Edith Bolling Wilson was flamboyant, confident, and controversial -- not surprising for a first lady who saw herself as President Woodrow Wilson's principal advisor and, some would argue, acted as shadow president after his stroke in 1919.
Historian Kristie Miller delves into Edith Wilson's life in Formidable First Lady or First Woman President? on Thursday, June 21, 2012, at 6:30 p.m. in the Plaza Branch, 4801 Main St.
The event is part of the Hail to the Chiefs series on the American Presidency co-presented by the Kansas City Public Library and the Truman Library Institute and co-sponsored by KCUR's Up to Date.
Drawing extensively on the Woodrow Wilson papers and newly available material, Miller examines how private and public emotions interacted at a pivotal moment in the history of the country and how, during the president's convalescence, the First Lady was regularly refered to as "Madame Regent," "the Assistant President," and "the Presidentrix."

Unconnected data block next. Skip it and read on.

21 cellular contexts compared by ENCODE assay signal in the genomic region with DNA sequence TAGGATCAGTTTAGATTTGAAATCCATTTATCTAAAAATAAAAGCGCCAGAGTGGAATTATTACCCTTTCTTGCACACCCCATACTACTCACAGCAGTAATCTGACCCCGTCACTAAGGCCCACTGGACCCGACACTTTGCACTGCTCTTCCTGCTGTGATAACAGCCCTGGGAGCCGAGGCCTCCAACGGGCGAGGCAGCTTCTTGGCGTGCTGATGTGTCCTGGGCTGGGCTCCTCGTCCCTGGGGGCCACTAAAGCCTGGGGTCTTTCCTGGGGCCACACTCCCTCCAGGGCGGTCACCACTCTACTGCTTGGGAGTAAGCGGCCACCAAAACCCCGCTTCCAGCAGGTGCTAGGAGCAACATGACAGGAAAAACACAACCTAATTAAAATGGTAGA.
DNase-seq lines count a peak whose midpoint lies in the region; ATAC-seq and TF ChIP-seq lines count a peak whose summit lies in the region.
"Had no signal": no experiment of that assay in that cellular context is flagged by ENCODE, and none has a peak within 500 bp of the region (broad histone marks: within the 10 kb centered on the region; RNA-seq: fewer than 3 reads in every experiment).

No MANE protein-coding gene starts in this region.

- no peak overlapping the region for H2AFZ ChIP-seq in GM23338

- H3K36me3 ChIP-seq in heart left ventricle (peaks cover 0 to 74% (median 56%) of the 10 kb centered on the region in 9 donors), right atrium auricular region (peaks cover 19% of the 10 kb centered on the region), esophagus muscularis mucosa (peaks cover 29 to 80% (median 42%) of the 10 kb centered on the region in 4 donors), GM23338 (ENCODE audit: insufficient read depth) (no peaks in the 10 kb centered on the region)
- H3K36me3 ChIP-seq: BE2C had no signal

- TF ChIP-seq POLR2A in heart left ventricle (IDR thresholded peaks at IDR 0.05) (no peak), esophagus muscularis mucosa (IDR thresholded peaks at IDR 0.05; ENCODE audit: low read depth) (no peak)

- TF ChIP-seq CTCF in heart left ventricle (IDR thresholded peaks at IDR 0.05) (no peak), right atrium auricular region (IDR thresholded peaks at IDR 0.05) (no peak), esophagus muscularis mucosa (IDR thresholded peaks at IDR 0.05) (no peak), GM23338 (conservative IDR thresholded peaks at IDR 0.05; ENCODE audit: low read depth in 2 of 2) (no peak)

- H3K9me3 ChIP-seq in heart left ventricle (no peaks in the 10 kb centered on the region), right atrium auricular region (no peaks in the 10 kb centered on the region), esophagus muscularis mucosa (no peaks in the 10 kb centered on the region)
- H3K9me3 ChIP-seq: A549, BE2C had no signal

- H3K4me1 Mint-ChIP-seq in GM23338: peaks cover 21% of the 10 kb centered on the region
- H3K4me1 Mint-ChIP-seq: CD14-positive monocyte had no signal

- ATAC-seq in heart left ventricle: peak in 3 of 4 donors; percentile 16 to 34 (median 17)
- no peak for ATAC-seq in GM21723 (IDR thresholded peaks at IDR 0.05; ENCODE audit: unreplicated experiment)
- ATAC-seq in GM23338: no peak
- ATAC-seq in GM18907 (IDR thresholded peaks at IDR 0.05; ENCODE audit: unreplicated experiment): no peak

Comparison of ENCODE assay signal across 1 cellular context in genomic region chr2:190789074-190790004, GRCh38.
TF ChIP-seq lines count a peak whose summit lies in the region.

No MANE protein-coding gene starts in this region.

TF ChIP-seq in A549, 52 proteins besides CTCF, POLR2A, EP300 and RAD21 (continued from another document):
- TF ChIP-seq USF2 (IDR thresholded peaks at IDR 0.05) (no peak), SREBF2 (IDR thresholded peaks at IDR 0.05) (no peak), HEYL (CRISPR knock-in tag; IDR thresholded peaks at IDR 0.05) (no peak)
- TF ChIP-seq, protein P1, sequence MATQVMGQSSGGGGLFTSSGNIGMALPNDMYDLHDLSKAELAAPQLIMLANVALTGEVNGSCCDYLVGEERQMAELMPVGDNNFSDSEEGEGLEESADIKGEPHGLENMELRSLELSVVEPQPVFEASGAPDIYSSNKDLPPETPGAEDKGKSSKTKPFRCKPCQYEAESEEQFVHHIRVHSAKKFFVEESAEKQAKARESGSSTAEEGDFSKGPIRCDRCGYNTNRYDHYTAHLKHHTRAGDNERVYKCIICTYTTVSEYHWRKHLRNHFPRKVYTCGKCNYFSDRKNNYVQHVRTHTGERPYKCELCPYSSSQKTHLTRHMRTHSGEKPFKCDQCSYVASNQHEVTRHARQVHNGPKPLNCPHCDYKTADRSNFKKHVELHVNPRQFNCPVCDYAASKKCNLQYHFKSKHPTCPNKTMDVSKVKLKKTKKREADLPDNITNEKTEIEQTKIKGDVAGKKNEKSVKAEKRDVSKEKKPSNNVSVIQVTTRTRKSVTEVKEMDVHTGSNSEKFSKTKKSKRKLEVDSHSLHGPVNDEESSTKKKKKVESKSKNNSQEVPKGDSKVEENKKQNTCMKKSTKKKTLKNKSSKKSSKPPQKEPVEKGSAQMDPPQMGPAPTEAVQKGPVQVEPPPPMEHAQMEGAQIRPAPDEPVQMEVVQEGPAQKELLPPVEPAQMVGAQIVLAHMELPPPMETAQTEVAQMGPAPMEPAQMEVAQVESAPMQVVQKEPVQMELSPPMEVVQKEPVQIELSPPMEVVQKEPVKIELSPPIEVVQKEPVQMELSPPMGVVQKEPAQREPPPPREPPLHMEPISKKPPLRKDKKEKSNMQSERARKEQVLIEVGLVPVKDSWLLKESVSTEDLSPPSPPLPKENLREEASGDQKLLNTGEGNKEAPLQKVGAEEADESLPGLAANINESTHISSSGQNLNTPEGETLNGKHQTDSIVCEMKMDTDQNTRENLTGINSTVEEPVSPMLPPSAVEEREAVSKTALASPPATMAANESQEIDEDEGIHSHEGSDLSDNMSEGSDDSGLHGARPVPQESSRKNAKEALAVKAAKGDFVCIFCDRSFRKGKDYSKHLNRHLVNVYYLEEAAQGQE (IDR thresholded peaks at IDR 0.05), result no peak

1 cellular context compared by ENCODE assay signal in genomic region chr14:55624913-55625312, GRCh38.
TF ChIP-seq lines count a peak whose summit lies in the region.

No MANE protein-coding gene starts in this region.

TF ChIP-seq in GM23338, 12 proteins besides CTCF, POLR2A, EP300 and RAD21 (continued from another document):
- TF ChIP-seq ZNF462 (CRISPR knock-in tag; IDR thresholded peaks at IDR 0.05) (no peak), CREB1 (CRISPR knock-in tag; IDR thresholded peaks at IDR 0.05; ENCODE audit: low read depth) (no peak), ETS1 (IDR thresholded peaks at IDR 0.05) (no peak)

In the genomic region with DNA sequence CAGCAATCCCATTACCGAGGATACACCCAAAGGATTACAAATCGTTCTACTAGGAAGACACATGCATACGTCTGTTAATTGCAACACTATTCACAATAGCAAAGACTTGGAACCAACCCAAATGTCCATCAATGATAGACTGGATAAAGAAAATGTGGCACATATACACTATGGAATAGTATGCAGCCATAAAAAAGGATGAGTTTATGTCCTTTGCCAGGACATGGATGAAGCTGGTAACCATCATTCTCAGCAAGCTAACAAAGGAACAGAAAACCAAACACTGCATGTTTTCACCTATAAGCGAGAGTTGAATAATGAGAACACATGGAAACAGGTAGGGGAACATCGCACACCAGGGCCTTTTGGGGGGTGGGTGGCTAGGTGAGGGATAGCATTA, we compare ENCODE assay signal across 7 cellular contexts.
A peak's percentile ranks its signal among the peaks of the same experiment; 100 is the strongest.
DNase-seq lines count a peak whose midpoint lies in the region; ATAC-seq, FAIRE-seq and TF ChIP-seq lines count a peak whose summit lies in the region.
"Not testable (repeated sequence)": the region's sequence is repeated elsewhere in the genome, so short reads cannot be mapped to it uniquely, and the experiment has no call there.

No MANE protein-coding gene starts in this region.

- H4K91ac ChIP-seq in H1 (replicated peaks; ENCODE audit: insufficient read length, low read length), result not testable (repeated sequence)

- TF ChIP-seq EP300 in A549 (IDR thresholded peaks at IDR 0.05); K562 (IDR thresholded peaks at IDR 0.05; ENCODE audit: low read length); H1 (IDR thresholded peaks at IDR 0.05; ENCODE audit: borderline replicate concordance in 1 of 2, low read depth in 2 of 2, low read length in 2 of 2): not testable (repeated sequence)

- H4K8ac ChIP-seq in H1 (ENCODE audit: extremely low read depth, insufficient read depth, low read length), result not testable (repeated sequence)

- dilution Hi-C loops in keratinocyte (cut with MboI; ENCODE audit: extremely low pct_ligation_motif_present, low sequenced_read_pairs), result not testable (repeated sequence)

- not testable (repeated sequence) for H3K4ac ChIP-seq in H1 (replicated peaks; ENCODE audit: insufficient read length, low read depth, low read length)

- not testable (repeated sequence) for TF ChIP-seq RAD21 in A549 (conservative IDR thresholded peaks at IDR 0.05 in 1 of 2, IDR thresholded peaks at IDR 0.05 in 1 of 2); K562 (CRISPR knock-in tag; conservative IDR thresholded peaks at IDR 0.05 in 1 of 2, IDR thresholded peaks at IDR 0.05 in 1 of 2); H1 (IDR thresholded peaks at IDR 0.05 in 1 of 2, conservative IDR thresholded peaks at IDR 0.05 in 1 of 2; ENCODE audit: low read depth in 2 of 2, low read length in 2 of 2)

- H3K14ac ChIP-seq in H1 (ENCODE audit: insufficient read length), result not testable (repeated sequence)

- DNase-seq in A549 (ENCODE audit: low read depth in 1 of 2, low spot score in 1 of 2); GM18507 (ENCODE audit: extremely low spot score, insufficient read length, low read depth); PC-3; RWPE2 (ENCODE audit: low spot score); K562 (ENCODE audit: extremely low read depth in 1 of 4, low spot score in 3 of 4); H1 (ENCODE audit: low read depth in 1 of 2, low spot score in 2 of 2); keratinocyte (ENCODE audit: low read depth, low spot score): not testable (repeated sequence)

Miller's assessment of Edith Wilson goes beyond previous flattering accounts and critical assessments. She examines a woman who overstepped her role by hiding her husband's serious illness to allow him to remain in office. But, Miller concludes, Edith was acting as she knew her husband would have wished.
Kristie Miller is a research associate at the Southwest Center, University of Arizona, and author of Ellen and Edith: Woodrow Wilson's First Ladies.
Admission is free. A 6 p.m. reception precedes the event.RSVP online  or call 816.701.3407.